#IndianLadderTrail #ThacherPark #MichaelHallisey #SpotlightNews
NEW SCOTLAND—The Indian Ladder Trail, a popular local tourist attraction for generations, is under threat of never opening again.
The two-mile footpath was etched into the soft limestone on the cliff side of the Helderberg Escarpment after the last Ice Age, more than 13,000 years ago, when glaciers scraped across upstate New York. It has long been a place of interest for both nature lovers and history buffs, providing picturesque views of both the Hudson and Mohawk valleys. Hikers who have traversed the trail are rewarded by small caves and cascading waterfalls within and above the nooks and crannies of its surface.
However, the very same properties which created the natural masterpiece have also led to a string of incidents in which hikers have been injured. Limestone is susceptible to water erosion and often leads to rock falls. State officials closed the Indian Ladder Trail indefinitely last summer after injuries from falling rocks left a local woman paralyzed.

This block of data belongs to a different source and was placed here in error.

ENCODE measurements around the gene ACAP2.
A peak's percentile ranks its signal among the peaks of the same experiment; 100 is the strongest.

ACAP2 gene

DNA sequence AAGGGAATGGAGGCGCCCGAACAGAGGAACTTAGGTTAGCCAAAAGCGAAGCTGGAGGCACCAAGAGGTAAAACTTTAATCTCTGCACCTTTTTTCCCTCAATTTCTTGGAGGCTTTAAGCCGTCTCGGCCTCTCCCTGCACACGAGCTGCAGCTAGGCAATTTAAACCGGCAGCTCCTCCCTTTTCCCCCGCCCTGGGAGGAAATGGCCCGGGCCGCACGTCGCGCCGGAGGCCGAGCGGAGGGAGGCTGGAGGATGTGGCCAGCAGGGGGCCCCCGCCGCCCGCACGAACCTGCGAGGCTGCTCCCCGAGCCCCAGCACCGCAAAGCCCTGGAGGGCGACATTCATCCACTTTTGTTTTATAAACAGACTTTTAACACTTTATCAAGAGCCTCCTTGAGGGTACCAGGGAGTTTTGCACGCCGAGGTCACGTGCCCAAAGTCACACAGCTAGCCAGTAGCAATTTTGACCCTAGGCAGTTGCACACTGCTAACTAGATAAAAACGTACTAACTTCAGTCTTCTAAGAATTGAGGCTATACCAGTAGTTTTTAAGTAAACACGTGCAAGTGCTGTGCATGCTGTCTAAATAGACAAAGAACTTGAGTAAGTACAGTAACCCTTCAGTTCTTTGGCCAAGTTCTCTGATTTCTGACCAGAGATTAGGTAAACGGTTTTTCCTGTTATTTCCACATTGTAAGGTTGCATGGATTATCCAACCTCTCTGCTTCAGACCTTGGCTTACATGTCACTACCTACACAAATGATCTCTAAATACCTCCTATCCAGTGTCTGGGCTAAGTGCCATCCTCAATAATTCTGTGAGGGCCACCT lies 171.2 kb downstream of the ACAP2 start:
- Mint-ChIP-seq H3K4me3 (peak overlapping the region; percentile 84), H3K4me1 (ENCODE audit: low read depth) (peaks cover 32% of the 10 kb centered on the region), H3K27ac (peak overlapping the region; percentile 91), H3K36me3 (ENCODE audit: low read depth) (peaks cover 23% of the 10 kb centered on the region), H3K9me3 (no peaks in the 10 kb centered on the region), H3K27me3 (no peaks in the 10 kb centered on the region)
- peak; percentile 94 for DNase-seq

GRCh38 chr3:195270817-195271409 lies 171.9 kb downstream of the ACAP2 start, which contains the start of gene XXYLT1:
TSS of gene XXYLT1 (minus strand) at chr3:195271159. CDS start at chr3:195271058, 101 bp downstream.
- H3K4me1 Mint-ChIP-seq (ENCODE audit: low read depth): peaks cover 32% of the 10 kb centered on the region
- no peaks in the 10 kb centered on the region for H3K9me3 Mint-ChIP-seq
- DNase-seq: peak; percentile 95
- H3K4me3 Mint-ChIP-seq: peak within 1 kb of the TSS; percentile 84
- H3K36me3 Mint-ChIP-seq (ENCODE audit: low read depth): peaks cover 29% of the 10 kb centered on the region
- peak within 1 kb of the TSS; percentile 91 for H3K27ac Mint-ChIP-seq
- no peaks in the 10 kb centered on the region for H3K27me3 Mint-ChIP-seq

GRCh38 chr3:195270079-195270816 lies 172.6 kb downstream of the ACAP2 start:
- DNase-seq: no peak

The New York state Office of Parks, Recreation and Historic Preservation is still in the process of making a decision whether or not to reopen the trail to the public on Memorial Day, the day on which state parks open their trails for the summer season.
The department is “currently conducting an assessment to identify what additional steps, if any, need to be taken to open the trail this season,” spokesman Randy Simons told The Times Union last week. It is not clear when OPRHP officials plan to make an announcement about the trail’s future.
Nancy Ladd-Butz, the local hiker who was seriously injured by falling rocks as she walked the trail last July, has filed a lawsuit against the state.
More than 300,000 people visit Thacher Park every year. Last May, the state opened a brand new $4.3 million park center. The 8,240 square-foot building was a signature project in the Governor’s NY Parks 2020 Plan. Open year-round, it serves as a launching point for visitors to explore the 2,500-acre park. The center was built in close proximity to the start of the Indian Ladder Trail because of its popularity.